3. Verse 7. The first angel sounded his trumpet and hail and fire mixed with blood fell to the earth burned up ground, a third of the trees, and grass. This warning is almost identical to what is recorded in Exodus 9:13-33. Hail destroys the food supplies.

  4. Verses 8-9. The second angel sounded his trumpet and a mountain of fire fell into the sea and made the sea turn to blood and a third of the living creatures in the sea perished and a third of the ships were destroyed as well. This matches the account in Exodus 7:14-21 where the waters turned to blood and killed the fish. The food in the oceans is damaged.

  5. Verses 10-11. The third angel sounded his trumpet and a star fell and made the waters bitter to drink. People died from drinking the bad water. I don’t see a perfect parallel between this and the plagues that happened to the Egyptians, but we might be able to match this with the death of all the firstborn in Egypt recorded in Exodus 11:1-9 or the plague of the waters turning to blood. Fresh water is not available.

  6. Verse 12. The fourth angel sounded his trumpet and the sun, moon, and stars were darkened by a third. This correlates to Exodus 10:21-29 where God places darkness over the Egyptians for three days. Energy sources, light, and heat are compromised. Sun and the stars are considered power sources. Power will be limited.

  7. Verse 13. Another angel came to announce another warning about the next three trumpets that would be sounded. This angel is making a distinction between the severities of the last trumpets versus the first. The last would be far worst.

  8. Chapter 9:1-11. The fifth angel sounds his trumpets and “locust-like “creatures come out of the Abyss. We will study the Abyss later, but for now our focus is on what comes out of the Abyss. The locust came out to torment men with their scorpion-like stingers. The locust looked like horses with armor, with teeth like lions, tails like scorpions, and wings. They were led by a king of the Abyss called the destroyer. Some scholars consider these demons that were chained only to be set free to torment men. This passage correlates with the release of the locust in Exodus 10:1-13. Pain and sickness is highlighted here. Interestingly enough in Revelation 18:2, the mystery city of Babylon is called a home of demons.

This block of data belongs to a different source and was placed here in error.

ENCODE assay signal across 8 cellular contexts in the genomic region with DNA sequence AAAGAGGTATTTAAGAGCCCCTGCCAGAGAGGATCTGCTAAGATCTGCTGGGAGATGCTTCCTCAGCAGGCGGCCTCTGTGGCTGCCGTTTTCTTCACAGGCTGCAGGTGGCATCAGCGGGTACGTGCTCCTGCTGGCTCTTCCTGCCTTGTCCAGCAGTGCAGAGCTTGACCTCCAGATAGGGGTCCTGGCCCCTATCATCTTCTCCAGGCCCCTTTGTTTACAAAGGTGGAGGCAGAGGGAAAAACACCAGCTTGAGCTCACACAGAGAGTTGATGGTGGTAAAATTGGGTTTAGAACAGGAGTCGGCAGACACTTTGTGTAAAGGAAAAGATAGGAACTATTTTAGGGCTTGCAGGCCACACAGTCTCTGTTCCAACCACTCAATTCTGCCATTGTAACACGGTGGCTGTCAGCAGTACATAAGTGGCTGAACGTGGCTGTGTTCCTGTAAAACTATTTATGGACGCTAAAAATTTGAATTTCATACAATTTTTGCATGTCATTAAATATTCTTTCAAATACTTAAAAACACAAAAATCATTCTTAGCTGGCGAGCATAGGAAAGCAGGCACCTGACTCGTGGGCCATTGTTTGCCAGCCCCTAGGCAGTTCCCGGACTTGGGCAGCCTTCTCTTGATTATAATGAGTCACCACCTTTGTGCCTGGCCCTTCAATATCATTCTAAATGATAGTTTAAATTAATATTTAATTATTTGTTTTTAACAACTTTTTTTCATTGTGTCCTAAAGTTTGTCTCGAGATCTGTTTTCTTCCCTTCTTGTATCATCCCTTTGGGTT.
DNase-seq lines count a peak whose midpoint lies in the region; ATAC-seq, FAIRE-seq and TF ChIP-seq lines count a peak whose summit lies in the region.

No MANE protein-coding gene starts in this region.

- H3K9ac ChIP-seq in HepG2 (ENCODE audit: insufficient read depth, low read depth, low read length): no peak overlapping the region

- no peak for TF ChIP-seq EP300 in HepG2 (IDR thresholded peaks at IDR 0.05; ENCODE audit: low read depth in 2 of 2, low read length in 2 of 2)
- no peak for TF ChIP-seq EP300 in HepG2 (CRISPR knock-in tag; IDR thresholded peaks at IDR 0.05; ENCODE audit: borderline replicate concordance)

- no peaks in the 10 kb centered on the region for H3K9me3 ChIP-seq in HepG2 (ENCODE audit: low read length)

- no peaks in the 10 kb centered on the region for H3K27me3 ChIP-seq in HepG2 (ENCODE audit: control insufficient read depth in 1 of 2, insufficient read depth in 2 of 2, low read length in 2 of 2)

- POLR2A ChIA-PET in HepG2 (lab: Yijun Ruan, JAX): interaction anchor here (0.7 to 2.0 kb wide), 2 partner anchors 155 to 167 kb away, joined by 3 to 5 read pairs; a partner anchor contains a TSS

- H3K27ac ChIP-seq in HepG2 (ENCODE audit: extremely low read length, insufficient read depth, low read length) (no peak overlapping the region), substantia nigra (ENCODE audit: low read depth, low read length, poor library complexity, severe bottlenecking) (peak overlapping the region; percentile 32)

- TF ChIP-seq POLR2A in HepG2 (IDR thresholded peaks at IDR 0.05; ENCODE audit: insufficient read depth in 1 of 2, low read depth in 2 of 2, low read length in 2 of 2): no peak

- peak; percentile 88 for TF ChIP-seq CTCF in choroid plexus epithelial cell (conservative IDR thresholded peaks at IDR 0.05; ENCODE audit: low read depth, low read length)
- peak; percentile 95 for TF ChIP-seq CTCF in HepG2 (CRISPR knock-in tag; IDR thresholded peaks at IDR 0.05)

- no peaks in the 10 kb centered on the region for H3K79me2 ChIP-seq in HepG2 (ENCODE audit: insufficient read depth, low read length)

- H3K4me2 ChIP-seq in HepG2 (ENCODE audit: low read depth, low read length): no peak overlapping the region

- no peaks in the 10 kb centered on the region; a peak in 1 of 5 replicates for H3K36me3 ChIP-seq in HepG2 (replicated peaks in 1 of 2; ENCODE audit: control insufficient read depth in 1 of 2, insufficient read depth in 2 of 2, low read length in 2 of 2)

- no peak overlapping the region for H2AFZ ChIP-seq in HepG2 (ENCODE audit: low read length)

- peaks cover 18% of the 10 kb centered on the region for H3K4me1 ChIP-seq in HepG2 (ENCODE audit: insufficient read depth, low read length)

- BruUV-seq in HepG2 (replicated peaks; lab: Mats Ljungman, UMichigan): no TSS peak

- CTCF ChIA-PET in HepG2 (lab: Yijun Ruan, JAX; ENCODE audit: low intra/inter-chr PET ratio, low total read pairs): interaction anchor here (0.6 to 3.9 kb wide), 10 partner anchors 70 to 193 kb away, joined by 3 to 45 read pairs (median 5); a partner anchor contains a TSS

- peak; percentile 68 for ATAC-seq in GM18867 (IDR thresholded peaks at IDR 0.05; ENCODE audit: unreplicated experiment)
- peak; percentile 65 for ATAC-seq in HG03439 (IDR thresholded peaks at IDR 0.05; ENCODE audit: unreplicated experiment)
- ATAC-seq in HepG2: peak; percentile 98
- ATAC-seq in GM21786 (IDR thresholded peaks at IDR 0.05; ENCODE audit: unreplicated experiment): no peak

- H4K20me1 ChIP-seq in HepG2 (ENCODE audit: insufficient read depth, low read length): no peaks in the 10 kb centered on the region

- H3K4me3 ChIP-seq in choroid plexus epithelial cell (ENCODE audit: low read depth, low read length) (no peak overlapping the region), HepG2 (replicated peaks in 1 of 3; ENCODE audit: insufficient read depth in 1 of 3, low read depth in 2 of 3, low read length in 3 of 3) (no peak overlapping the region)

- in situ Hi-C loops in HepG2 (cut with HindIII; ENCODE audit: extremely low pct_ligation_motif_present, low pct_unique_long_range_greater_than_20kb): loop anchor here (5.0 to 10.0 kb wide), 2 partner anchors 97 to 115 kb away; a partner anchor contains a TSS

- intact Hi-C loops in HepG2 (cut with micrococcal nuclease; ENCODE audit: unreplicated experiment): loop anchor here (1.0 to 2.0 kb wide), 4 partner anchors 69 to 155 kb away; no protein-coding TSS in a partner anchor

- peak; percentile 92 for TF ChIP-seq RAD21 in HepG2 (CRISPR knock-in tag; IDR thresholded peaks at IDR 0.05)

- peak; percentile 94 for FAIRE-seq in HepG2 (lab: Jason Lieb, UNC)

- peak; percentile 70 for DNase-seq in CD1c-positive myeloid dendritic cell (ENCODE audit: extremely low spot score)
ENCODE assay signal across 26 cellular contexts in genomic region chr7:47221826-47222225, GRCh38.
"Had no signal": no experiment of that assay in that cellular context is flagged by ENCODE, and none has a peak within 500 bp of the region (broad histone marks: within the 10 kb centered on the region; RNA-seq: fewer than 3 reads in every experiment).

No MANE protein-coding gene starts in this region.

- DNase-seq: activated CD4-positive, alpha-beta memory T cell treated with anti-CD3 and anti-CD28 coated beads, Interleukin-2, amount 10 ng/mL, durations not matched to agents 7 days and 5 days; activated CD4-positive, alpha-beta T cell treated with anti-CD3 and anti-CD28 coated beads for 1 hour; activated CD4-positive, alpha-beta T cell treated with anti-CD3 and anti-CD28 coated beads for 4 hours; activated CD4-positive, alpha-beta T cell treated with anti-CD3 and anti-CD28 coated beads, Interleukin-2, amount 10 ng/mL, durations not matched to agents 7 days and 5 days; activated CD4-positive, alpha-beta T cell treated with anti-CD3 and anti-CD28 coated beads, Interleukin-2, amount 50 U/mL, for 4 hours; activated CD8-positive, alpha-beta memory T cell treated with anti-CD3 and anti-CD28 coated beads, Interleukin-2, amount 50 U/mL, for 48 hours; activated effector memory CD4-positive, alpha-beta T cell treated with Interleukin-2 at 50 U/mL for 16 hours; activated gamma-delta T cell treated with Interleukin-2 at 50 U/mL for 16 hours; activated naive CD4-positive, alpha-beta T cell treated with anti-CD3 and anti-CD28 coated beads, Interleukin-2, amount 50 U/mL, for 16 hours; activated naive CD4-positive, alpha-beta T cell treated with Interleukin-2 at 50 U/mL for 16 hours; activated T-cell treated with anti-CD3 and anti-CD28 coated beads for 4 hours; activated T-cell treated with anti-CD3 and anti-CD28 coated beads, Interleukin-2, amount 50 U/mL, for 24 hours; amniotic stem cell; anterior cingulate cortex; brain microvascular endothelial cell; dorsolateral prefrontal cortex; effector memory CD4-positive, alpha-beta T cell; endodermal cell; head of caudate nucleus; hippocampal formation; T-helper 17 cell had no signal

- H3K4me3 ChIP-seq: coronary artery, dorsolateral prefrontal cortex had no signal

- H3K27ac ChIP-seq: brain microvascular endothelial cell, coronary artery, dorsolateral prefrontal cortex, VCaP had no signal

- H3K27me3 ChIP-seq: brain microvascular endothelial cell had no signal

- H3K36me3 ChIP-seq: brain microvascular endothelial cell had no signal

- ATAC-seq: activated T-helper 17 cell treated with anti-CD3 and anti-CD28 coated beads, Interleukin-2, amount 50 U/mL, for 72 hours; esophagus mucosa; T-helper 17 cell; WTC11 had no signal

9. The trumpets are symbolic of the fact that the world is dull to see the signs of judgment just like Pharaoh was dull to see the signs of judgment. See Revelations 9:20-21. These are warning judgments, not the final judgment. The comfort for the persecuted church was that this reminded them of how God delivered his people from Egypt. Pharaoh was given ten opportunities to repent before God finally delivered his people. The early church could find comfort in knowing that God would again shows signs of his eminent deliverance. The Israelites in Moses’ time did not really know God could deliver. Their testimony of deliverance helps the church see that they can have more faith than the ancient Israelites and be assured of ultimate deliverance. It must be noted that these signs could all be symbolic of something entirely different, but what we can understand is that God will give signs to warn people, but the wicked will not heed the warnings. Instead of trouble causing men to seek God, they will seek their sin even more.

click here to select another lesson